World's largest private submarine in mystery sink accident
Captain rescued but questions remain over passenger's whereabouts
One of the world's only privately built submarines has reportedly sunk under mysterious circumstances on the Danish coast.
The 33-ton diesel-electric boat, UC3 Nautilus, is said to have foundered after getting into difficulty in Køge Bay, around 25 miles southwest of Copenhagen.
Prominent Swedish newspaper Aftonbladet wrote that the boat was reported missing after it failed to return to Copenhagen harbour as scheduled. This prompted a search by the Danish Navy.
While the navy apparently found the Nautilus and her captain, Peter Madsen, on the sea's surface, it appears that the boat foundered shortly afterwards as a result of "technical problems", judging by other accounts.
One Swedish journalist aboard the submarine who was reportedly put ashore before the boat ran into trouble has not yet been accounted for, according to Danish newspaper Berlingske. Bloomberg News reported that Madsen told a local TV station about the sinking, revealing that a problem with a ballast tank caused the crowdfunded vessel to sink.
Ballast tanks are used to dive and surface a submarine by changing its buoyancy. When the tanks are filled with water, the submarine sinks; when they are pumped out with compressed air, the sub rises.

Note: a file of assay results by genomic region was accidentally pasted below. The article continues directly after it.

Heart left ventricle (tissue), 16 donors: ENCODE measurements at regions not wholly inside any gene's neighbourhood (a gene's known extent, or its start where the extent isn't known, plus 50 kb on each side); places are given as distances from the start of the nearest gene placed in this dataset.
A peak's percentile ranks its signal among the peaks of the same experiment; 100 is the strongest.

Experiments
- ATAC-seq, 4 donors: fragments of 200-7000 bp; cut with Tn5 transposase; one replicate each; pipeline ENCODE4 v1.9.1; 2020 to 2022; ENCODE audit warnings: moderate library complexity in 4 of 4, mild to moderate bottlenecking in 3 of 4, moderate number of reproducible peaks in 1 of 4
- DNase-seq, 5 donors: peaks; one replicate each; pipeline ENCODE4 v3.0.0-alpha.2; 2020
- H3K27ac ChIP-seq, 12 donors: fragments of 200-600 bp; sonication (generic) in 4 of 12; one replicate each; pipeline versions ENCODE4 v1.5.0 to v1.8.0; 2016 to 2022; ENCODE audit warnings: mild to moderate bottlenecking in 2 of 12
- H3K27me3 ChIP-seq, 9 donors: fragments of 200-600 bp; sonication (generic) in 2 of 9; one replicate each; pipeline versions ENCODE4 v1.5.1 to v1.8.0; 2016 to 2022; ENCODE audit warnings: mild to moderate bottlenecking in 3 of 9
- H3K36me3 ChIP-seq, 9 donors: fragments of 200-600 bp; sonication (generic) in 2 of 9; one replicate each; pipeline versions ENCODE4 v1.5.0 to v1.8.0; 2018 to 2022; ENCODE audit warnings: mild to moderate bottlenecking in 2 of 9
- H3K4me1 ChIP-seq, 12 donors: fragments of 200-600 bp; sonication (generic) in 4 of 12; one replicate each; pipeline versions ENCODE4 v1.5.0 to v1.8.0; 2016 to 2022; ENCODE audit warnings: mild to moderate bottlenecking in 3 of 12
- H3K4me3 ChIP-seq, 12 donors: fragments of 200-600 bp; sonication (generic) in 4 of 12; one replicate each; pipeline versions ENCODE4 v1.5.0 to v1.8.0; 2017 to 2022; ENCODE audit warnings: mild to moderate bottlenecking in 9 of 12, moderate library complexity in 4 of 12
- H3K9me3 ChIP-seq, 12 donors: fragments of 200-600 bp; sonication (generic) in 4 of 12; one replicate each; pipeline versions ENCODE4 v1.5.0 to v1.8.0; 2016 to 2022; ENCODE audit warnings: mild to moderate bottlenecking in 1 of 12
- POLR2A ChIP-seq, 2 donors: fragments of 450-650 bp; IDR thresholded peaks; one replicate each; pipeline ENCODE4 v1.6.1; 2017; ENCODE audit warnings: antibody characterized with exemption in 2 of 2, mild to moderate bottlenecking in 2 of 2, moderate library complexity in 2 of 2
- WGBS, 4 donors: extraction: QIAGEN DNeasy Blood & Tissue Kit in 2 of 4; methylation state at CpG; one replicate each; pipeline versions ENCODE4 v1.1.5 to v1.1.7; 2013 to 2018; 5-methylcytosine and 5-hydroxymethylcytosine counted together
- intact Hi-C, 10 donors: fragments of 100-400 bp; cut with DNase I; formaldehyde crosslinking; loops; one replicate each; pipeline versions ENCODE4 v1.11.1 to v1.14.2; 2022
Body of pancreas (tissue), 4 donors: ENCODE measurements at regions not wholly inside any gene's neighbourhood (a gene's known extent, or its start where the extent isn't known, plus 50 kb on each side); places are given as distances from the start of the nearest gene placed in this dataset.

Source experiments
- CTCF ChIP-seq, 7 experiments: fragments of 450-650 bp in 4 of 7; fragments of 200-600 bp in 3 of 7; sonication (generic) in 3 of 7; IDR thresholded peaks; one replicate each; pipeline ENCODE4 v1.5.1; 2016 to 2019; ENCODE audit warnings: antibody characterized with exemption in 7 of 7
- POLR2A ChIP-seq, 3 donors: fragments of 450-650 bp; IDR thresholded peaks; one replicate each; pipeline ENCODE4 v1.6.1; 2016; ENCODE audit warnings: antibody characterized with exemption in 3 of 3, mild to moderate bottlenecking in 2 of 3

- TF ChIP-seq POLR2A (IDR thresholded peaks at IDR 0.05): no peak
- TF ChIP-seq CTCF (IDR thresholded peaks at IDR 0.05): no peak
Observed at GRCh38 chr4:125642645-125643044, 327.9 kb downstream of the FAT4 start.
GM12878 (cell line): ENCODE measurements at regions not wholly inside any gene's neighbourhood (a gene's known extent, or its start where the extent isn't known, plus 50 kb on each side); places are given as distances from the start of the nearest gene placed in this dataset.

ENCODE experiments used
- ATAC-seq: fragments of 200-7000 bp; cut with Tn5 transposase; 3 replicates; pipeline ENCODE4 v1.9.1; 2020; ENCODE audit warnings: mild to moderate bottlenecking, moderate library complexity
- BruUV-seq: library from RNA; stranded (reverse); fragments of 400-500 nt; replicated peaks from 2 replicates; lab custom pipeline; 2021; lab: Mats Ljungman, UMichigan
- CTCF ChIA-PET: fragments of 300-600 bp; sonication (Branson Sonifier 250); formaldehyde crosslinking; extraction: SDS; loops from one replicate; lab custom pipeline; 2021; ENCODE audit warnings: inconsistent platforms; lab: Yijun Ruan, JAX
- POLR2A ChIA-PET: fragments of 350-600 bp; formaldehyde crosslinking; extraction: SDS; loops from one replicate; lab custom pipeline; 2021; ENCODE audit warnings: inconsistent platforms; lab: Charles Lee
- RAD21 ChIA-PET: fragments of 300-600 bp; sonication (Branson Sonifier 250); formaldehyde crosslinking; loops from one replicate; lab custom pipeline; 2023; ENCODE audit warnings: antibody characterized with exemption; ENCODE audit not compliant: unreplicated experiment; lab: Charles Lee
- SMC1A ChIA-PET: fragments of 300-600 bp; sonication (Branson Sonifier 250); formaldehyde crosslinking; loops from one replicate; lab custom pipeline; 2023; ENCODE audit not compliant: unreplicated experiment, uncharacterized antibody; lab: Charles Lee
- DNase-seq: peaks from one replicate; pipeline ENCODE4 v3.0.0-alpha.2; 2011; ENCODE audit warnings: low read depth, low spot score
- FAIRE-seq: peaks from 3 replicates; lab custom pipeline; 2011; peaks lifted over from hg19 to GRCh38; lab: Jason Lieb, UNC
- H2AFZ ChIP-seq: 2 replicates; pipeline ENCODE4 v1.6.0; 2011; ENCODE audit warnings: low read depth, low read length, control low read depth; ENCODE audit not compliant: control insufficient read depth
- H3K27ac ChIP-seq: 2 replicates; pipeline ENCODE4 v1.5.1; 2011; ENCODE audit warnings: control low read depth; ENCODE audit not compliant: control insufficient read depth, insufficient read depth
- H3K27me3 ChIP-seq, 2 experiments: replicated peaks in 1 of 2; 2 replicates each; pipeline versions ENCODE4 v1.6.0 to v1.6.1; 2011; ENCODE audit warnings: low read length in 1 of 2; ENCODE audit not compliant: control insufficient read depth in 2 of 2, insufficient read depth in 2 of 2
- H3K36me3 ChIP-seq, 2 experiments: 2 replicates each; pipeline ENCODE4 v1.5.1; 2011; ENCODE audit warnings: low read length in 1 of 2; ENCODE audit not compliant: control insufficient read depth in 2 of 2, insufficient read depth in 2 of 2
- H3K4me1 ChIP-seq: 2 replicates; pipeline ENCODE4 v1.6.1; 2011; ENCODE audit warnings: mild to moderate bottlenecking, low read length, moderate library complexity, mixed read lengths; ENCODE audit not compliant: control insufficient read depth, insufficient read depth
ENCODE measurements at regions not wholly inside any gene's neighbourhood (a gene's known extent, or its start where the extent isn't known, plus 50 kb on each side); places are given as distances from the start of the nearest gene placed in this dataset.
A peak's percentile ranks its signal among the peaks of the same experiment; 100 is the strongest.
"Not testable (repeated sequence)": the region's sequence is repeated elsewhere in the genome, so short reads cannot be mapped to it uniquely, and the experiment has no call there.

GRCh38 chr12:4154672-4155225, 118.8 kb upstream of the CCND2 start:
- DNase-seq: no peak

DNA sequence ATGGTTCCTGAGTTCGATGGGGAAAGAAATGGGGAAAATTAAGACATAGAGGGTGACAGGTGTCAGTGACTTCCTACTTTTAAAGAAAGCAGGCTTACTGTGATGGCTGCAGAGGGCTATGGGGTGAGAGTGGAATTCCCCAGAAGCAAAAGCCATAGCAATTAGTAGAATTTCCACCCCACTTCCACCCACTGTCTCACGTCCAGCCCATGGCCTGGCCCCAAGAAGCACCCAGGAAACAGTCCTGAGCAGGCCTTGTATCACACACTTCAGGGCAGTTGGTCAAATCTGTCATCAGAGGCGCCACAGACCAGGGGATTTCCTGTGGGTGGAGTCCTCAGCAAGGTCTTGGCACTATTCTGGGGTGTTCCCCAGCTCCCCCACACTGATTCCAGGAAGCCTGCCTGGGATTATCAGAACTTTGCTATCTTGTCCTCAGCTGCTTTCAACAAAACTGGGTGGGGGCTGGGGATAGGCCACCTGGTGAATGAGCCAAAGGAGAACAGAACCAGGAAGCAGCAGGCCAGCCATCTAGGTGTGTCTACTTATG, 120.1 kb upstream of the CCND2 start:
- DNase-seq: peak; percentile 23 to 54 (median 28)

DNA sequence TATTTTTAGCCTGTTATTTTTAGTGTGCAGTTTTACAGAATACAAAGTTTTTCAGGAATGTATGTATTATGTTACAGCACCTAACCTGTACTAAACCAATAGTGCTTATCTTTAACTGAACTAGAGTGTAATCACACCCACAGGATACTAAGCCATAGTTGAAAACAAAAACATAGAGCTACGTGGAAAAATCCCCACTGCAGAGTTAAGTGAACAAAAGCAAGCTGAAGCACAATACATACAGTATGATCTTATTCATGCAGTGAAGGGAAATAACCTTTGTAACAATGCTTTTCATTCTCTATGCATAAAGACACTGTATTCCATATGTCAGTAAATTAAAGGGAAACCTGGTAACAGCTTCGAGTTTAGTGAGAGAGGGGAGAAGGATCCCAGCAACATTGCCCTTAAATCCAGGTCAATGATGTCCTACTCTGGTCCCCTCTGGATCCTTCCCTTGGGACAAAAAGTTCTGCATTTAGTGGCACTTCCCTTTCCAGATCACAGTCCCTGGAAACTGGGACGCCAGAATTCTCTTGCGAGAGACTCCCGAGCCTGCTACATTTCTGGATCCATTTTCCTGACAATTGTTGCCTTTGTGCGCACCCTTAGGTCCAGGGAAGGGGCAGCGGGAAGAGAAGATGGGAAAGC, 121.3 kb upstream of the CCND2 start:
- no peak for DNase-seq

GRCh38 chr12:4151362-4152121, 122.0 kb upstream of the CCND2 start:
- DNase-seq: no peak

"It took about 30 seconds for Nautilus to sink, and I couldn't close any hatches or anything," Madsen was reported as saying. "But I guess that was pretty good because I otherwise still would have been down there."
The Nautilus itself was launched in 2008, having been built by Madsen and a group of friends. The Wikipedia entry for the boat appears to have been written by someone familiar with the Nautilus's design and systems, judging by the level of detail. While her theoretical crush depth is given as "400m-500m", this seems a tad optimistic. Proper naval submarines tend to operate at these levels, and the 18-metre Nautilus is far smaller than those.
The boat was reportedly equipped with a fully functional snorkel system as well, allowing her to use her diesel engines for propulsion while submerged just below the surface. Her maximum speed was given as a stately 9 knots. A few years ago a crowdfunding project to raise $50,000 for a refit fell well short of its target.
The Nautilus was unarmed, though was reportedly well equipped with video cameras and portholes for observation. She was relaunched in April this year after a six-year refit, if Wikipedia is to be believed.
Private submarines, as distinct from submersibles used for scientific research and the like, are vanishingly rare. The traditional size and hull form of submarines is driven by their need to carry armaments, sensors and a crew to operate them; the size is simply not necessary when you don't need half a dozen torpedo tubes in the bows and stern of your boat, or a ballistic missile compartment in the middle of it. Scientific and private submersibles, as a result, tend to resemble crabs with bulbous heads rather than missiles.
Nonetheless, the submarine hull form is now iconic. ®